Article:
Australian Permanent Mission and Consulate-General
Switzerland, Liechtenstein


Statement by the Mine Action Support Group (MASG)
on cooperation and assistance to the 
Sixth Conference of Protocol V (Explosive Remnants Of War) of the CCW

12 November 2012, Geneva

Delivered by the Australia, Chair of the MASG


Australia would like to take the floor now as the Chair of the Mine Action Support Group. The Mine Action Support Group is an informal grouping of around 30 mine action donors which endeavors to coordinate the humanitarian mine action programs of the world's major donor states, harmonize the prioritization of their respective mine action programs, and increase donor support for mine action where it is most needed.

The annual meeting of the MASG for 2012 was held in New York on 5 September, which considered the letter from the Ukrainian Coordinator on Cooperation and Assistance to Protocol V of the CCW, updating the MASG on the work of CCW Protocol V and requesting the support of the MASG.

In his letter, the Coordinator advised that he had met with a number of ERW affected states in April 2012. Through a mechanism agreed by CCW States Parties and consistent with Articles 7 and 8 of Protocol V, several ERW-affected States Parties and Observers had submitted requests for assistance.

The MASG acknowledged and welcomed this information. Whilst the MASG cannot make resourcing decisions for its members, all MASG members were encouraged to consider these requests through the normal decision making processes. ERW affected states are also encouraged to follow up funding possibilities directly with MASG members.

The Coordinator also noted interest in future work of MASG members on further improving donor coordination and cooperation. I am pleased to advise that in March 2012 the MASG commissioned a study titled “Mine Action Coordination and Partnerships”. The aim of the study is to map donor interests and support to mine action, and consider ways that the MASG may be able to improve coordination and partnerships in the mine action sector. A draft of the study report identified numerous ways that the MASG could be more pro-active in its work, including through initiatives like joint assessments, better information exchange, joint monitoring and evaluation missions. The draft study has now gone to MASG members for their detailed comments. It will be revised and then reviewed at the next MASG meeting in April 2013, where follow-on activities should be agreed.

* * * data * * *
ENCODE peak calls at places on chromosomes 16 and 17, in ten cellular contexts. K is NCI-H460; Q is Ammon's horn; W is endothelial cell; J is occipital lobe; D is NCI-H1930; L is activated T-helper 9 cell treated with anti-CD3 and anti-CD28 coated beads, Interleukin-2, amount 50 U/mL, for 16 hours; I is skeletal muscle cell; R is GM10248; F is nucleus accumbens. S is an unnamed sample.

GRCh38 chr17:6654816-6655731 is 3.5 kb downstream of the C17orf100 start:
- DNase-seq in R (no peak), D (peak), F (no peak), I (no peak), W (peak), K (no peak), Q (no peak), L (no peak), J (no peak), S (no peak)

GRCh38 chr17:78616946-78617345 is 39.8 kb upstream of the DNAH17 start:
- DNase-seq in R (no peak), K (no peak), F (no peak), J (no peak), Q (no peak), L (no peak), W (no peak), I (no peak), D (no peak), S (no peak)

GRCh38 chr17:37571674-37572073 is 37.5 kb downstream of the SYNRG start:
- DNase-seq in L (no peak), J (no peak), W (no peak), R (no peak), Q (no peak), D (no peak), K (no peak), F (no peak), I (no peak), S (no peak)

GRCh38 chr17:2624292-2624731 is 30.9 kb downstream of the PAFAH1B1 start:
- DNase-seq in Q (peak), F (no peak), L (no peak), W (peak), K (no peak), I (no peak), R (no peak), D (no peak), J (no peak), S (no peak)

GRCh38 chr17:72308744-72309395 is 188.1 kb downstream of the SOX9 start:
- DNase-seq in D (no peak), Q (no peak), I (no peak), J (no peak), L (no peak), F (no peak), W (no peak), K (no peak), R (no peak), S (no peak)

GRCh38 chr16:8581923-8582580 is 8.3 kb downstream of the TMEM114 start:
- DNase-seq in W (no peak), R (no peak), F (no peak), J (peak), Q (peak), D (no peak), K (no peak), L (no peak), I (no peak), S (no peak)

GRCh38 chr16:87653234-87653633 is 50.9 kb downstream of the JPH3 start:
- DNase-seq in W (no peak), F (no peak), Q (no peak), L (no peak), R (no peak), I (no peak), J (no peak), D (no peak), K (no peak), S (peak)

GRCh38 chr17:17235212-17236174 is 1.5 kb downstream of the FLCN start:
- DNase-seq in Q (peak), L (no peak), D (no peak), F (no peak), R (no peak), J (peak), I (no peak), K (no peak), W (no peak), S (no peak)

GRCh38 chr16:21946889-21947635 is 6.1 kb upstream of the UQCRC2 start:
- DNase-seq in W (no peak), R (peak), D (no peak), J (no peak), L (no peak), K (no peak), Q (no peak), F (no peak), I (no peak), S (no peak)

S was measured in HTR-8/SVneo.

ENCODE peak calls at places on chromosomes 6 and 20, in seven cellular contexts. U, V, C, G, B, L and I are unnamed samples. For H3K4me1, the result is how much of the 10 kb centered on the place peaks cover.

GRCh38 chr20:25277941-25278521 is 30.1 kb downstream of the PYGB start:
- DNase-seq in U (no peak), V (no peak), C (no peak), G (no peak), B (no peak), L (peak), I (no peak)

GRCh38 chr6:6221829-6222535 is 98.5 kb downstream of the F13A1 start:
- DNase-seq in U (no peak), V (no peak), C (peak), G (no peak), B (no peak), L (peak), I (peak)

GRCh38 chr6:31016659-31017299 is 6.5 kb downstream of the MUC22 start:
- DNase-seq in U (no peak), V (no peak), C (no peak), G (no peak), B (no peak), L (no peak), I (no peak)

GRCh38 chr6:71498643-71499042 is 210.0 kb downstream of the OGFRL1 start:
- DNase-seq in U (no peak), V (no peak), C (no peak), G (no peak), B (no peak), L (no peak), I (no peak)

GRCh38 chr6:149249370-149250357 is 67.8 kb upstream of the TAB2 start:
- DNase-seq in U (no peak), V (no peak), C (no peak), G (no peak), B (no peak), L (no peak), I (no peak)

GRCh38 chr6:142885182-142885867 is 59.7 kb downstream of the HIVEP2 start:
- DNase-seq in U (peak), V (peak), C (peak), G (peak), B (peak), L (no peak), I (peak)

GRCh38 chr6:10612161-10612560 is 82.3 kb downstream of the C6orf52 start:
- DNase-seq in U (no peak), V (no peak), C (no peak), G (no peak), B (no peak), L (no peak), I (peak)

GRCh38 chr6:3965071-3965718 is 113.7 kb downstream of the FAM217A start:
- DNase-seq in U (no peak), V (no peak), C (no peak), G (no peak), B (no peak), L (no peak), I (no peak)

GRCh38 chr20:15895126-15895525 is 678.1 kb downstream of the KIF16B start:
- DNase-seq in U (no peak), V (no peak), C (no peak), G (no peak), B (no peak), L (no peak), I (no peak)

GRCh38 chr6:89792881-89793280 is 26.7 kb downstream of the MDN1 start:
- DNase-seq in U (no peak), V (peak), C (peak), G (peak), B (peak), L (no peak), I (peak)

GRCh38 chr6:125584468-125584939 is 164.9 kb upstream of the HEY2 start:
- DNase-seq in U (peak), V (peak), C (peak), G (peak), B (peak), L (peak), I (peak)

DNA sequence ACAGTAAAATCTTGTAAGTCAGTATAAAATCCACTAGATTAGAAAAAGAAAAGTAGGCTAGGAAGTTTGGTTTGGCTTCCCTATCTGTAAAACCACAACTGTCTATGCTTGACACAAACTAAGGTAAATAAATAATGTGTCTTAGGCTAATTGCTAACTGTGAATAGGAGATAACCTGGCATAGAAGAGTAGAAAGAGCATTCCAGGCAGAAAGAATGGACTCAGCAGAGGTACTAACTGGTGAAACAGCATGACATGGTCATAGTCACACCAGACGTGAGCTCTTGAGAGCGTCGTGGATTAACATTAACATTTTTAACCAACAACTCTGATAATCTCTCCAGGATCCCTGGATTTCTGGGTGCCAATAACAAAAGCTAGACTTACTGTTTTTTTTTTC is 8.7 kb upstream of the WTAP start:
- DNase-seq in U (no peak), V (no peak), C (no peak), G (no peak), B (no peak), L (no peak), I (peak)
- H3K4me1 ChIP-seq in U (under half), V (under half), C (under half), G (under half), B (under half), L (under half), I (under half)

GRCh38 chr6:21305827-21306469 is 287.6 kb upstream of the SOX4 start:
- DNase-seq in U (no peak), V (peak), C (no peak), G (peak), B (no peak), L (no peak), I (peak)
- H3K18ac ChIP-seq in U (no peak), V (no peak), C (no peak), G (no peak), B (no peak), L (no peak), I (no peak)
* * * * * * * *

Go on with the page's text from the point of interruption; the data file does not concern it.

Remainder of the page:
I am also pleased to advise that the MASG has taken steps to improve information exchange between its members and the broader mine action sector. These include the establishment of a part-time Secretariat for the MASG and the setting up of a website at Minutes of MASG meetings, study reports and other information of relevance are now regularly posted on the website and we encourage all interested parties to review the website. Once finalized, the MASG study on Mine Action Coordination and Partnerships will also be available on the website.

Finally Mr Chair, I would like to mention an issue that has started to receive more attention, and that is the problem of explosive remnants of war left over from World War II in many Pacific Island countries. At the MASG meeting in New York a briefing was given by the Ambassador of Palau about the large scale presence of unexploded and abandoned munitions in that country.

In conclusion, I would like to thank the Coordinator on Cooperation and Assistance once again for his interest in the MASG and associated correspondence and, in return, to assure the meeting of the MASG interest and support to CCW Protocol V.